My New (Rebuilt) Finn
Not ever having been in a position to buy a new Devoti, I decided to rebuild an old Finn with specifications I think are important in a Finn.
- Have a hull shape as close to a Devoti as I could find.
- Be built super stiff (want the mast to bend and do the "pumping", not the boat to flex)
- Be efficient in transferring the vertical force of the helmsman's weight on the gunnel to the horizontal forces of the sail/mast at the top and bottom mast rings.
- Be efficient in transferring the horizontal forces on the centreboard into the hull.
- Be efficient at quickly removing water from the cockpit.
- Have maximum width, shortest length cockpit.
- Take full advantage of the 2005 Finn class rules.
Having run the tape over a number of different boats as the class measurer, the nearest readily available hull in New Zealand that came close to the Devoti shape is the Mk2 Marten.
Maximum beam boat with a dish like shape through stations 3, 4 and 5. As opposed to the Vanguard or Mk3 Marten shape which is minimum beam and more U shaped in section. Boat numbers NZL190 through to NZL224 I think are all Mk2 Martens. Not sure if the Mk2 Marten boats were from the same mould as the Mk1 Martens.
The bow sections on the Mk2 Marten are slightly fuller than the Devoti and probably not desirable, but then "beggars cant be choosers".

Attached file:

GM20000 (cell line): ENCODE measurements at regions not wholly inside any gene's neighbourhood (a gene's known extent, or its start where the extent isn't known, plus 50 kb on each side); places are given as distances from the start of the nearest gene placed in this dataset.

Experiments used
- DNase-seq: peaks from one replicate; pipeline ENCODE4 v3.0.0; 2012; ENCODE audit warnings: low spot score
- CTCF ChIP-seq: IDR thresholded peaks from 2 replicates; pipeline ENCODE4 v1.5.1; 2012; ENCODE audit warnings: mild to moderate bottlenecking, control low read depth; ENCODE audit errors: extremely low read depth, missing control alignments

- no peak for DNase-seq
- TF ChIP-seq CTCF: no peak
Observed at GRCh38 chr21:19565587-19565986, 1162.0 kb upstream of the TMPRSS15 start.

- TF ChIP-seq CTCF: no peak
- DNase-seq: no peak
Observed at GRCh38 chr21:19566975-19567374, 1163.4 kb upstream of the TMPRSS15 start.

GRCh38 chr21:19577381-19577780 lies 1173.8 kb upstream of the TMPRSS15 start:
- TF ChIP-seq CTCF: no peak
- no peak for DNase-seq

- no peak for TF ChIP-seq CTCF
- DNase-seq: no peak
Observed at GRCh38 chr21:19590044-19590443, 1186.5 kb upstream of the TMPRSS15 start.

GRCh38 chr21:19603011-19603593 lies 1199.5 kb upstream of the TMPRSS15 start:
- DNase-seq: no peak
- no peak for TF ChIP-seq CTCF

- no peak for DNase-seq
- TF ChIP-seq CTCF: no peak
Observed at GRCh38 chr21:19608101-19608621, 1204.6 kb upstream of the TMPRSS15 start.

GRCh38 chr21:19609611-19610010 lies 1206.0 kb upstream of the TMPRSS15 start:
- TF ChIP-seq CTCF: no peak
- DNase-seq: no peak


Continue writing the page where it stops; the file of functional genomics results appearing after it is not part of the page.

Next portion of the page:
Being a one-off project the building materials used were 6mm ply for the stringers and floor, and 4mm for the bulkheads, decks and everything else. Deck stringers and coamings were made from cedar while the new gunnels and thwart were made up from 6mm plywood laid up to the required thicknesses.
The bonus of using plywood is the incredible torsional stiffness gained from using it in tortured curves. Plywood is, if anything, lighter than fibreglass and when bent into curves, is stiffer by a huge margin. All plywood was cheap ($30.00 per sheet of 4mm) pine construction plywood. Construction plywood uses marine glue and each piece of ply was double coated in epoxy resin after fabrication and before assembly into the boat. The plywood will never rot.